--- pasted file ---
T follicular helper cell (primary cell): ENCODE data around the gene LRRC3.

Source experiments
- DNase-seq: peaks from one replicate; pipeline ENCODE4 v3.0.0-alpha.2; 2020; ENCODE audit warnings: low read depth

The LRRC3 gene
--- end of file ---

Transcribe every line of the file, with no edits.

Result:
T follicular helper cell (primary cell): ENCODE data around the gene LRRC3.

Source experiments
- DNase-seq: peaks from one replicate; pipeline ENCODE4 v3.0.0-alpha.2; 2020; ENCODE audit warnings: low read depth

The LRRC3 gene